Ira Stoll is editor of FutureOfCapitalism.com and author of Samuel Adams: A Life.

Editor's Note: We invite comments and request that they be civil and on-topic. We do not moderate or assume any responsibility for comments, which are owned by the readers who post them. Comments do not represent the views of Reason.com or Reason Foundation. We reserve the right to delete any comment for any reason at any time. Report abuses.

  • thirtyandseven||

    The speaker of the House, John Boehner, a Republican, told ABC News’ “This Week” program that Mr. Saverin’s exit from America was “outrageous” and that he would support Mr. Schumer’s legislation if it is necessary to prevent people from leaving America to avoid taxes.

    Goddamn totalitarians think they deserve the fruit of your labor by virtue of your having been born and breathing their air.

    Fuck you, John Boehner.

  • Alex||

    And it's all the worse since neither of those apply to Saverin.

  • MccallJulio5||

    as Frances implied I am dazzled that people able to profit $5138 in four weeks on the computer. have you seen this site..FaceBookJob.notlong.CoM

  • Pro Libertate||

    Saverin. Didn't I kill him in Mass Effect?

  • cw||

    Gamer Poop did some awesome trolling of ME3.

  • Eduard van Haalen||

    Isn't he a residence hall at that wizard's school?

  • MWG||

    What? You thought republicans were only against IMMigration?

  • Brutus||

    And fuck everyone who opens his caviar-hole to support this bullshit.

  • ||

    "The speaker of the House, John Boehner, a Republican, told ABC News’ “This Week” program that Mr. Saverin’s exit from America was “outrageous” and that he would support Mr. Schumer’s legislation if it is necessary to prevent people from leaving America to avoid taxes. "

    Unbelievable. If people are fleeing to avoid taxes then perhaps the taxes are too high. The vampires in the legislature know this very well, but they are counting on the politics of envy and of voters being too fuckwitted to realize it. Jesus what predatory, sociopathic cocksuckers they are.

  • ||

    I apologize, sincerely, to any cocksuckers out there that I have offended. Cocksucking, when done right, is a noble task. No cocksucker should ever be compared to such vile vermin as those that populate the legislature.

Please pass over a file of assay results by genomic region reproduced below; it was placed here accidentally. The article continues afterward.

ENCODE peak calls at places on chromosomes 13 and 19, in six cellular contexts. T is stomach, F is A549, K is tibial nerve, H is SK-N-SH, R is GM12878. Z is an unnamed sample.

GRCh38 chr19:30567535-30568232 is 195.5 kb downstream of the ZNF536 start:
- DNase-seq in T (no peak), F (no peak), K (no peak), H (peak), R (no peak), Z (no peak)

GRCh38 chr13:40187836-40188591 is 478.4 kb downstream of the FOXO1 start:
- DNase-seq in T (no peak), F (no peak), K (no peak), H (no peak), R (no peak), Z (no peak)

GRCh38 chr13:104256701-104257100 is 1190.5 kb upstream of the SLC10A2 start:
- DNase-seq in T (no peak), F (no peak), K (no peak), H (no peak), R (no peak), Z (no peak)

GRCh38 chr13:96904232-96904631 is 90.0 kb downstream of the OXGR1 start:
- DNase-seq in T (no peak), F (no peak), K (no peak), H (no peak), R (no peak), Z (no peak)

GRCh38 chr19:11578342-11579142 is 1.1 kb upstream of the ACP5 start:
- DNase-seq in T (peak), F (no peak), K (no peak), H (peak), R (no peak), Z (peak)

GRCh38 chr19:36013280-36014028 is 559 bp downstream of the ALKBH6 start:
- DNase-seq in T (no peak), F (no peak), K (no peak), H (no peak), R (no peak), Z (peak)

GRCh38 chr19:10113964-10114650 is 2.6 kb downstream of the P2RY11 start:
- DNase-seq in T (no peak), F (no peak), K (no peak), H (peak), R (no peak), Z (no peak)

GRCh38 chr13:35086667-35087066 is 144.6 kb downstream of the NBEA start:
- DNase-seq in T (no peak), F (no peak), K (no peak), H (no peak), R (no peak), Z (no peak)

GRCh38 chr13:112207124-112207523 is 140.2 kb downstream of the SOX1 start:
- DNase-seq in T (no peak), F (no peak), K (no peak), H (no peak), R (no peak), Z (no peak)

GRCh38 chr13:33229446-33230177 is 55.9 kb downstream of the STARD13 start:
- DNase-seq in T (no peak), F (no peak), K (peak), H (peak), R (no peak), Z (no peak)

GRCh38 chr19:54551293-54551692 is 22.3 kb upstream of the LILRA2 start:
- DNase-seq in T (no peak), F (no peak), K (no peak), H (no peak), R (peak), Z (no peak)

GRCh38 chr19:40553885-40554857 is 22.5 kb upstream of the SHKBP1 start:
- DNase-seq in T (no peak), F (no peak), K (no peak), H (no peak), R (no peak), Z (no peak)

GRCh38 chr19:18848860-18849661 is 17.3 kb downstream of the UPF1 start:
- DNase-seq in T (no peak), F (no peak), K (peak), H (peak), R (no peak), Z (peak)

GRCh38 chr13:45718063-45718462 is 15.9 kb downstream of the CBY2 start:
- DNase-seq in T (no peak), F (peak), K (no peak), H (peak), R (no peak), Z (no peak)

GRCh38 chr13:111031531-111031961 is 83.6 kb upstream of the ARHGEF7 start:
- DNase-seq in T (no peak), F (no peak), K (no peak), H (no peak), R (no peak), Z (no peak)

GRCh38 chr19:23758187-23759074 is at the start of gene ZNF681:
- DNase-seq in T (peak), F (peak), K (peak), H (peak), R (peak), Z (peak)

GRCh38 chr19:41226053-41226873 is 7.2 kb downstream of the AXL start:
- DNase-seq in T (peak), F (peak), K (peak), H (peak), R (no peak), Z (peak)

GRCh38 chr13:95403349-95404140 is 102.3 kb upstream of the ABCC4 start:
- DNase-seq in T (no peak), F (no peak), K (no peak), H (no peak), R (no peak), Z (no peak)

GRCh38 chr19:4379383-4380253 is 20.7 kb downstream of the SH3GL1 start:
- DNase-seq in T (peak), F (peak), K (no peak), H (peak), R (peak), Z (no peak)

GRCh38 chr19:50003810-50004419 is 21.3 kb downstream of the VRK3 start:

• cw||

    Here here.

  • Juice||

    ack,

    it's hear! hear!

  • Ballz||

    Cork Soaker, actually

  • Voros McCracken||

    The iceholes are fargin bastages

  • Pi Guy||

    You've gotten to be like a daughter to me and I wanna share somethin' with ya: I go both ways.

  • perlhaqr||

    I've taken to using "cockbiters" instead, in order to avoid the implication that I think of "cock sucker" as a pejorative term.

  • Pro Libertate||

    People used to come here to avoid oppression, and it was extremely rare that nonwackos left. What's changed?

  • Raistlin||

    We have "progressed" since then.

  • Hyperion||

    Yes, and if we could only evolve like our fearless leader, then we would begin to love the idea of having even more of our money stolen so that corruptocrats can piss it down a rat hole.

  • TANSTaaFL||

    +1001

  • wareagle||

    what's changed? The arrogance of govt and its belief that any money you earn is not really yours; it belongs to mama govt and only by its benevolence do you get to keep any of it.

  • Father Jack||

    Feck all of these worthless gobshite scum. If I had a drink, I'd rip off Boner's head and shite down his neck. Drink! Arse! Girls!

  • ||

    The people who used to be sat on positioned themselves as the bunch who won both World Wars, as the Savyerz Of The Chillun, and so on.

  • Proprietist||

    You aren't playing the game right. The title should have been "You Know Who Else Wanted to Tax Wealthy Expatriates?"

  • Jtsulli||

    Boehner needs to go. Hopefully he gets knocked out in the primaries in the near future. Along with the rest of the establishment, big government RINOs.

  • ||

    That would be almost every one of them so good luck with that.

  • Jtsulli||

    sad but true.

  • Trespassers W||

    There is no such thing as a big government RINO.

    To believe in the existence of such a thing is to demonstrate an embarrassing lack of familiarity with the Republican party.

  • Sharon Stone||

    Not until he dies or retires. His district is full on Team Red retarded. They will vote for him as long as there is an (R) next to his name.

  • B.P.||

    California was contemplating an exit tax a few years ago, too.

  • Brandon||

    When California did it, it was unconstitutional. Then came Obama.

  • ||